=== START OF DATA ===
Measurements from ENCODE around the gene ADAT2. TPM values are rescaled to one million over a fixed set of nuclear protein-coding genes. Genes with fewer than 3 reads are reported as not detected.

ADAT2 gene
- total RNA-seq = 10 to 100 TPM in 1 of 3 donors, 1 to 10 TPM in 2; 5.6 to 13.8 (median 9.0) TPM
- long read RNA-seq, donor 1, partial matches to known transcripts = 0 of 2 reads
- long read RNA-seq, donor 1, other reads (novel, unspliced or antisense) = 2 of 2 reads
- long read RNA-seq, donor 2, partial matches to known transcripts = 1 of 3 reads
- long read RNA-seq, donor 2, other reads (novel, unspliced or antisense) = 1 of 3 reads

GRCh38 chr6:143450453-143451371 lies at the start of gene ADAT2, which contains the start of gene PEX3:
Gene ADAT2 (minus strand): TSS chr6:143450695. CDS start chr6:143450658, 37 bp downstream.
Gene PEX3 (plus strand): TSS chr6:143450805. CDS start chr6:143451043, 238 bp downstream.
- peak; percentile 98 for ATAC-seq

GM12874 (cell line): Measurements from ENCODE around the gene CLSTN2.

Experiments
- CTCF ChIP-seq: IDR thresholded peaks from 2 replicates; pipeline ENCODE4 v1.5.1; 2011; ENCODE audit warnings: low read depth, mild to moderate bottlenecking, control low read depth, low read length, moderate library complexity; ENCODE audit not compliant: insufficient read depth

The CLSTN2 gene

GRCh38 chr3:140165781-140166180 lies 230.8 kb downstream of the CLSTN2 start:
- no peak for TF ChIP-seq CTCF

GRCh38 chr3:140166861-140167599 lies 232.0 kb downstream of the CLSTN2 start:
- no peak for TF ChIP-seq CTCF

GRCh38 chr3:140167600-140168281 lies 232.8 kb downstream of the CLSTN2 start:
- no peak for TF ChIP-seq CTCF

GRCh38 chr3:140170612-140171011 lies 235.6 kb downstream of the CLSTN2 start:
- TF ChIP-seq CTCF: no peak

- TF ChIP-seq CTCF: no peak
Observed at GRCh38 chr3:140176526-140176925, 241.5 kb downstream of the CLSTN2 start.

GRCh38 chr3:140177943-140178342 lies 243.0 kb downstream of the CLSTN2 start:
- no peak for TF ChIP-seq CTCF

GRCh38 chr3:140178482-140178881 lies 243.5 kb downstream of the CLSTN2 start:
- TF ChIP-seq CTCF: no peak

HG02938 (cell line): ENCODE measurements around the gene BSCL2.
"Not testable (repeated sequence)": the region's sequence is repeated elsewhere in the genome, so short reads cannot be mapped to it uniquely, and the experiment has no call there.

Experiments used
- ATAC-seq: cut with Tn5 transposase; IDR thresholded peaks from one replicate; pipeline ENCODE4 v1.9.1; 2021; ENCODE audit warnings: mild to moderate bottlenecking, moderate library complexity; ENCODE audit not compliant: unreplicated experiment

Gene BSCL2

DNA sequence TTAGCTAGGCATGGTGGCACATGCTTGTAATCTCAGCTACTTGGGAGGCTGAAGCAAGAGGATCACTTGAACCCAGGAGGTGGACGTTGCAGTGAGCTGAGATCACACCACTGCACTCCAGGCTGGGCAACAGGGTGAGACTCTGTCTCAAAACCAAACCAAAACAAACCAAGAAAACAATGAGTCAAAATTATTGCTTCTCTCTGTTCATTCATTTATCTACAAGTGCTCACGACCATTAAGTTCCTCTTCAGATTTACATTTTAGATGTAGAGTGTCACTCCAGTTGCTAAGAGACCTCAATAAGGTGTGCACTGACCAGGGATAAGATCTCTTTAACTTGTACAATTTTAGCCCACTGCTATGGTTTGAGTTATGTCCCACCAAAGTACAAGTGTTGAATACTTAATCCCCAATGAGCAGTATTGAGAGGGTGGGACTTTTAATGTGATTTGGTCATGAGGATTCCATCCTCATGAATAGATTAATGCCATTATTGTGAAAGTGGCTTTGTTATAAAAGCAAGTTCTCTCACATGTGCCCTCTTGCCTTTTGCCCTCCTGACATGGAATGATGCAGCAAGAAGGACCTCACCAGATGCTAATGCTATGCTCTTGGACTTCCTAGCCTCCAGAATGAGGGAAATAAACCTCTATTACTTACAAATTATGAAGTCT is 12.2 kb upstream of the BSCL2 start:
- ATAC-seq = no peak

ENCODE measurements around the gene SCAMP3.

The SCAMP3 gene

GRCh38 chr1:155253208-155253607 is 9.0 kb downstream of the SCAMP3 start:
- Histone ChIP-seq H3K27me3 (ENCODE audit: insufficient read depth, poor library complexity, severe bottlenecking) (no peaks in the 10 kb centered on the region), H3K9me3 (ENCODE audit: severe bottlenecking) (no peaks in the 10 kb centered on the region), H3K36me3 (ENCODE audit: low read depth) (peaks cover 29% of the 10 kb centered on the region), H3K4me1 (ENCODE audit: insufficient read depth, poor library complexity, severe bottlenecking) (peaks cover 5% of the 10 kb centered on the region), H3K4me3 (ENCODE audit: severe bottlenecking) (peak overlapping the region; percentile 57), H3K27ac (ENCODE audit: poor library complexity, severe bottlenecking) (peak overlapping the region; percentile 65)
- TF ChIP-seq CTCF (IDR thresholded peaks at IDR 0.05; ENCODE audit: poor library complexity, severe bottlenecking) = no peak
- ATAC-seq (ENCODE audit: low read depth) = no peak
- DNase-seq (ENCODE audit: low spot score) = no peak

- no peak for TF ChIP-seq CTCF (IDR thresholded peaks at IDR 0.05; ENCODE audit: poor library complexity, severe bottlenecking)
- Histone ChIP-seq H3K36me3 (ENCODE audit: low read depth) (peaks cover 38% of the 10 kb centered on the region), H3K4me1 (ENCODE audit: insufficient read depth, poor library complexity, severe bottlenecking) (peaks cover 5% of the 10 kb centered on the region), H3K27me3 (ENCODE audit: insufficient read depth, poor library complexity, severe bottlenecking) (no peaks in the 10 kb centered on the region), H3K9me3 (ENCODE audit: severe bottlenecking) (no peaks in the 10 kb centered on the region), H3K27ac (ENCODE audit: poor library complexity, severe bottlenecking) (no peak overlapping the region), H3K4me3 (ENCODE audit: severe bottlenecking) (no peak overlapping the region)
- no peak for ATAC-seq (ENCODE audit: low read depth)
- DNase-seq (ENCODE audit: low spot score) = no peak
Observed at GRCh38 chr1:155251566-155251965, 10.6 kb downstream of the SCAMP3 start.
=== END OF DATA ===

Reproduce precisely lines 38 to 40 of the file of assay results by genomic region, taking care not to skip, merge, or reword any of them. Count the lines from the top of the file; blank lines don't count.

The SCAMP3 gene

GRCh38 chr1:155253208-155253607 is 9.0 kb downstream of the SCAMP3 start:
- Histone ChIP-seq H3K27me3 (ENCODE audit: insufficient read depth, poor library complexity, severe bottlenecking) (no peaks in the 10 kb centered on the region), H3K9me3 (ENCODE audit: severe bottlenecking) (no peaks in the 10 kb centered on the region), H3K36me3 (ENCODE audit: low read depth) (peaks cover 29% of the 10 kb centered on the region), H3K4me1 (ENCODE audit: insufficient read depth, poor library complexity, severe bottlenecking) (peaks cover 5% of the 10 kb centered on the region), H3K4me3 (ENCODE audit: severe bottlenecking) (peak overlapping the region; percentile 57), H3K27ac (ENCODE audit: poor library complexity, severe bottlenecking) (peak overlapping the region; percentile 65)